Self-Assembly of Peptide-Polymer Conjugates for the Formation of Functional Biomaterials via Molecular Dynamics Simulations
- Author(s): Fu, Iris
- Advisor(s): Nguyen, Hung D
- et al.
Peptide-polymer conjugates are versatile molecular building blocks that can self-assemble into well-defined nanostructures with customizable biofunctionality and tunable physical properties for a wide range of biomedical applications. In this dissertation, two structural analogues of peptide-polymer conjugates are discussed: peptide amphiphiles and block copolymers with the difference between their respective domains tailored for specific applications. Self-assembly process of these peptide-polymer conjugates into different nanostructure morphologies is examined via molecular dynamics simulations using our recently developed integrated simulation package, called BioModi (Biomolecular Multiscale Models at UC Irvine). This simulation package consists of coarse-grained models that mimic realistic molecules and molecular interactions of amino acids, nucleic acids, and polymers, yet are simplified enough to allow molecular simulation of large systems over long time scales.
For peptide amphiphiles, emphasis is placed on achieving a fine balance between the two distinct hydrophobic and hydrophilic domains to attain a supramolecular architecture that can serve as a biomimetic hydrogel scaffold for tissue engineering. The role of different environmental factors (e.g. temperature, pH, solvent) on the self-assembly behavior of peptide amphiphiles is elucidated in detail. Our simulations show that under optimal conditions, spontaneously self-assembly results in the formation of cylindrical nanofibers that can switch into spherical micelles in response to a small pH range as similarly observed by in vitro experiments. Moreover, phase diagrams are constructed to identify morphological transitions, and unique self-assembly kinetic mechanisms are characterized. Chemical modification of the peptide amphiphile sequence is investigated and contrasting structural characteristics are observed to correlate with differences in mechanical behavior of the resulting gel.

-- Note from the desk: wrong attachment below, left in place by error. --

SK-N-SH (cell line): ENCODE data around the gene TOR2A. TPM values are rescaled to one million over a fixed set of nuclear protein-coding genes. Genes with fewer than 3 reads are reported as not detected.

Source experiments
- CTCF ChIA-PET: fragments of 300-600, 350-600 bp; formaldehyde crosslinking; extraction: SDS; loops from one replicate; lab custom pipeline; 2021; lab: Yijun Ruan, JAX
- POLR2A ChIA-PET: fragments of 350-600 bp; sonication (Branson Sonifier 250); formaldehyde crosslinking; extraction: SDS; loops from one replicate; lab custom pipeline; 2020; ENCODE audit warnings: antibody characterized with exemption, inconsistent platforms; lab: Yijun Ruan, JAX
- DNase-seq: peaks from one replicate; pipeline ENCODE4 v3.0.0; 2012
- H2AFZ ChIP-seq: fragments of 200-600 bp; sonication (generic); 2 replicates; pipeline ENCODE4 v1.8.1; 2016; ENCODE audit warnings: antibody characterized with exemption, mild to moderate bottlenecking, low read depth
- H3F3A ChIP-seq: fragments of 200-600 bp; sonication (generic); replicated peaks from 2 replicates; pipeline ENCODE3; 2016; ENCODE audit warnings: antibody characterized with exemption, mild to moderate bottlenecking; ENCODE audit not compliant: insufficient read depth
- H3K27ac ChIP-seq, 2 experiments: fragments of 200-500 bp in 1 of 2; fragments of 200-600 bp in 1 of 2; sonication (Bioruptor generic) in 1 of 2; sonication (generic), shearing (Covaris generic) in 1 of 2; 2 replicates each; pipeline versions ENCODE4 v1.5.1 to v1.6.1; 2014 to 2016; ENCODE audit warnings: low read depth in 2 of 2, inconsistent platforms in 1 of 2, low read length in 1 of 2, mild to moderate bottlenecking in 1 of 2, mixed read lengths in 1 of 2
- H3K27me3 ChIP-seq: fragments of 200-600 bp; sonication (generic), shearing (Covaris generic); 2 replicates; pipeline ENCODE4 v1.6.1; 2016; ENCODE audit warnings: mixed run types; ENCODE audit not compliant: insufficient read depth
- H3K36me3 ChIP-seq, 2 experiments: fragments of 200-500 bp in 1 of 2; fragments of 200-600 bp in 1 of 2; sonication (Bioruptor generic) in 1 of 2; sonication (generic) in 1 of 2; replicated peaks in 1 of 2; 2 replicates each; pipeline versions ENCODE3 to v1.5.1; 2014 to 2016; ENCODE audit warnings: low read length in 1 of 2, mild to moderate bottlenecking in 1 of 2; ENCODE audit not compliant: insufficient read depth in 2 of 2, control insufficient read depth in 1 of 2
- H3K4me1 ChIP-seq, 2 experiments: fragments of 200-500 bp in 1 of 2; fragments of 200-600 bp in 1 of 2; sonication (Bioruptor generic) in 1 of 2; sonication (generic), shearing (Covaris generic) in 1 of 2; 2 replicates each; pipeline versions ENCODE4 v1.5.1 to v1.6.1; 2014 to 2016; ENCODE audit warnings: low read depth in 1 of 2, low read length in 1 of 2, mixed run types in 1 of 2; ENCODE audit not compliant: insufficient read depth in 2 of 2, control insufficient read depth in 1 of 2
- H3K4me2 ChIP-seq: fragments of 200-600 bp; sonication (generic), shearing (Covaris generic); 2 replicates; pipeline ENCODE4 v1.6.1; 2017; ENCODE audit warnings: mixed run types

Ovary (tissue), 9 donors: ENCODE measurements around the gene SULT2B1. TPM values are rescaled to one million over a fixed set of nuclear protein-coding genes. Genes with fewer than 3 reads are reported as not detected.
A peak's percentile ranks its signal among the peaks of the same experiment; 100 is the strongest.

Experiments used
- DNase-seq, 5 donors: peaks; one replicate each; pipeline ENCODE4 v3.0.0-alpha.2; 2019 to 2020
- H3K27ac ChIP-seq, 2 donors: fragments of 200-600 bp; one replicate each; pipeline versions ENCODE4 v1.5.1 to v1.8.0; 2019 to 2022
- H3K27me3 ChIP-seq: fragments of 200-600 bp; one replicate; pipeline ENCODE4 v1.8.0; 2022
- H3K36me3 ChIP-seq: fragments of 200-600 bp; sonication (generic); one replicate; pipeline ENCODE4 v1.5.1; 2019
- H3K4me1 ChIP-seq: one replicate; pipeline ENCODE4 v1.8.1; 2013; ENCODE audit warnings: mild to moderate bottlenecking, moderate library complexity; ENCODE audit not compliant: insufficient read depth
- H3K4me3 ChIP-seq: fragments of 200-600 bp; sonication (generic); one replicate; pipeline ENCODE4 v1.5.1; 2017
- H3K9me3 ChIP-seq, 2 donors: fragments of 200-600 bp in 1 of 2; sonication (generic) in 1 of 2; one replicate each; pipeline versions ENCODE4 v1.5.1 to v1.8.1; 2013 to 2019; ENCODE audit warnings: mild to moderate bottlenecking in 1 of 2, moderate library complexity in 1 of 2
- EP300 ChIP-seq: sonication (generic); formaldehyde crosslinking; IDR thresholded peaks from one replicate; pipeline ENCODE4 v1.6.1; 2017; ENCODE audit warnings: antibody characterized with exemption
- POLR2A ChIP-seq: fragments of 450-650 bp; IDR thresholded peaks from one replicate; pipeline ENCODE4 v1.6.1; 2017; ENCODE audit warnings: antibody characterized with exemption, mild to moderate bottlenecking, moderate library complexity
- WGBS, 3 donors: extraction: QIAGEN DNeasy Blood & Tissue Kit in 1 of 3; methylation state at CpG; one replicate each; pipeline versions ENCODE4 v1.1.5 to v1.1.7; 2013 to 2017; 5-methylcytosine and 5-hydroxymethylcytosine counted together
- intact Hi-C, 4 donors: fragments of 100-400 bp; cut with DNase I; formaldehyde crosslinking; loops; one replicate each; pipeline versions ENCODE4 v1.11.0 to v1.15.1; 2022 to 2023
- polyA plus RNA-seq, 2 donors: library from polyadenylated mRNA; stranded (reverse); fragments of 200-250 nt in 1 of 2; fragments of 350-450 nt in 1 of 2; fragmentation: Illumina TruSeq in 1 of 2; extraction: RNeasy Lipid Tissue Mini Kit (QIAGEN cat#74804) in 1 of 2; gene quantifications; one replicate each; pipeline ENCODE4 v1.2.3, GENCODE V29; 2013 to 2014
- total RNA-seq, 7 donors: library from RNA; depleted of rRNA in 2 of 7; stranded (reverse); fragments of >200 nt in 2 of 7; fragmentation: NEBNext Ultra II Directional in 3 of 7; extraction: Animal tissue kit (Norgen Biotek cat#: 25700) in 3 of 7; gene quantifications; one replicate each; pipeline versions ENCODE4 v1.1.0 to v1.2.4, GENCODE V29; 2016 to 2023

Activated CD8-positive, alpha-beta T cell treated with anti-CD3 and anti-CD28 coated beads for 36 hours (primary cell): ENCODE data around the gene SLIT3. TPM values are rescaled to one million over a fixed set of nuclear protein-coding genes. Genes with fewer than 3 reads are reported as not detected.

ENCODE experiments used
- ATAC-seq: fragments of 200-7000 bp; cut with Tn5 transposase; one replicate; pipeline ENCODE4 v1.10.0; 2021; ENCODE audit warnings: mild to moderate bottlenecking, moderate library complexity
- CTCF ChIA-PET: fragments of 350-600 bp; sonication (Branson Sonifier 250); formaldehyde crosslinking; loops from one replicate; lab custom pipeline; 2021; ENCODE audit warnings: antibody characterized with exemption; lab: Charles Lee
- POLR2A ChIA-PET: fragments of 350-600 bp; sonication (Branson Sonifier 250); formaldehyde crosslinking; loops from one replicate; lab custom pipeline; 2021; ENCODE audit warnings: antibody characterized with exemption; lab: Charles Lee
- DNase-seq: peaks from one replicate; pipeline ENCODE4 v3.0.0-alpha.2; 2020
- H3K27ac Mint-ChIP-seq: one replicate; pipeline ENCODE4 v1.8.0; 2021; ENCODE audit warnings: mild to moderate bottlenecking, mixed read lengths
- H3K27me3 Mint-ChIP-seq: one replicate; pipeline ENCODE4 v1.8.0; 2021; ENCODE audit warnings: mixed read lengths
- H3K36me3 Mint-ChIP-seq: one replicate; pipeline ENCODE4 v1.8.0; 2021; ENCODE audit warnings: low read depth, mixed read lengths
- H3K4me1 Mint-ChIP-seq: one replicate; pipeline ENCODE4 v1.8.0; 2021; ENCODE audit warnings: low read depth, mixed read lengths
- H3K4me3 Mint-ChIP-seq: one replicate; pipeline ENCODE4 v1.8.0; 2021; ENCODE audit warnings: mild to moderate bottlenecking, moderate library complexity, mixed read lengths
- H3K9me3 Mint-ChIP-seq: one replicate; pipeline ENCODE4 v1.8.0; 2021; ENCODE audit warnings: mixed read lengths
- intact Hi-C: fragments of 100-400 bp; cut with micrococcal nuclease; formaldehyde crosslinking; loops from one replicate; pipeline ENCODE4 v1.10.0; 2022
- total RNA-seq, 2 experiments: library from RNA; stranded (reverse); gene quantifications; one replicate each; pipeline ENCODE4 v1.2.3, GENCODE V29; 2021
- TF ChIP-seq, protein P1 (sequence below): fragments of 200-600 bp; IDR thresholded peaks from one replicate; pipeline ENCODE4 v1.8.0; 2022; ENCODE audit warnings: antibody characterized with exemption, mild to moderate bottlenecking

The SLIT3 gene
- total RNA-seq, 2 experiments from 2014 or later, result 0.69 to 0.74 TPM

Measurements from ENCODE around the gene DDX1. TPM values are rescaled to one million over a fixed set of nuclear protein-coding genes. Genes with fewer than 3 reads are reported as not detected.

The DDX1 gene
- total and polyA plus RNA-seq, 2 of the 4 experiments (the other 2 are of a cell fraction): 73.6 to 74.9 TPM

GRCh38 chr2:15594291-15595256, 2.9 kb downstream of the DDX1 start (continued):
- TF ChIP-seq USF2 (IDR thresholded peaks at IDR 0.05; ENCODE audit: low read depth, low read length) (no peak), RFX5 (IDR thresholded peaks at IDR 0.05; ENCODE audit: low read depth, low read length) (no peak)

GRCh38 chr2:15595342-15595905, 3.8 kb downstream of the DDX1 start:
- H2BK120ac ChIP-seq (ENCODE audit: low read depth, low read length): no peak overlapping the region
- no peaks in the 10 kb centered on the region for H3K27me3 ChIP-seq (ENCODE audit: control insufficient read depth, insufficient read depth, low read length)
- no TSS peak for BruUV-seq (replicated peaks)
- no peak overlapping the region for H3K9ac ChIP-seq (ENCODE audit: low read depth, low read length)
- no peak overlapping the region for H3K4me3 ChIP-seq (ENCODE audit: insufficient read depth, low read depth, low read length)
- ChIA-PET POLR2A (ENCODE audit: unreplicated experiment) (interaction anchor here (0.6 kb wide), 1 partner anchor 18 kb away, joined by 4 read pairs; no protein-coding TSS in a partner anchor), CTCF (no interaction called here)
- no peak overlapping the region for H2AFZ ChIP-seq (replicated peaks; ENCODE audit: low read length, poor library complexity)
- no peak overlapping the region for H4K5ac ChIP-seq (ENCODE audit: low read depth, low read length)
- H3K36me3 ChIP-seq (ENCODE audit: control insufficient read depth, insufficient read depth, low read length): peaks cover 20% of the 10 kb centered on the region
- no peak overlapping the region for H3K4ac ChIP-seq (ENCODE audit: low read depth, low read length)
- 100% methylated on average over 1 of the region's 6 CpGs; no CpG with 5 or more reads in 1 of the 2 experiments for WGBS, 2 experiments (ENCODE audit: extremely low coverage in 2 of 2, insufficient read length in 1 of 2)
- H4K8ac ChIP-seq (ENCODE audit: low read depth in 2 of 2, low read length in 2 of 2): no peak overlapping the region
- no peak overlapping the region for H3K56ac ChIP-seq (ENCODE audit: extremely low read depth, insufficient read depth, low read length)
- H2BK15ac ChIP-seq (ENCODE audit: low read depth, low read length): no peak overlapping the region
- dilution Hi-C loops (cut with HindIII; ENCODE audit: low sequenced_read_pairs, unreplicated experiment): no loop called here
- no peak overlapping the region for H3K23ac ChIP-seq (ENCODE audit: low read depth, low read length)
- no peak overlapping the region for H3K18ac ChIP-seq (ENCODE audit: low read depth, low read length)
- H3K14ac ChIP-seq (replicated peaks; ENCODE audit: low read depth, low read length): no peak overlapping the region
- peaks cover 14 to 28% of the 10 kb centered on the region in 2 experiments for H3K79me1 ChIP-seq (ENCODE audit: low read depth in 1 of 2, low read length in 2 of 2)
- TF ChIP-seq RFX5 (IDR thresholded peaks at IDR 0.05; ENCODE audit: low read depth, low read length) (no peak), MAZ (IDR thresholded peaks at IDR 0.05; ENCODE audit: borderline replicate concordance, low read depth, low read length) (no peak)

For block copolymers, the inherent design utilizes a cationic polypeptide conjugated to a synthetic polymer that promotes favorable electrostatic interactions with nucleic acid fragments upon the formation of a polyionic complex as an effective gene carrier. Efficient complexation of block polymers with siRNA is determined via molecular dynamics simulations to be a function of the length of the polymer and the charge density of the system.
Implementation of our newly developed coarse-grained models, BioModi, and insight gained from our simulations will provide key parameters to advance computer-aided design and development of innovative smart biomaterials.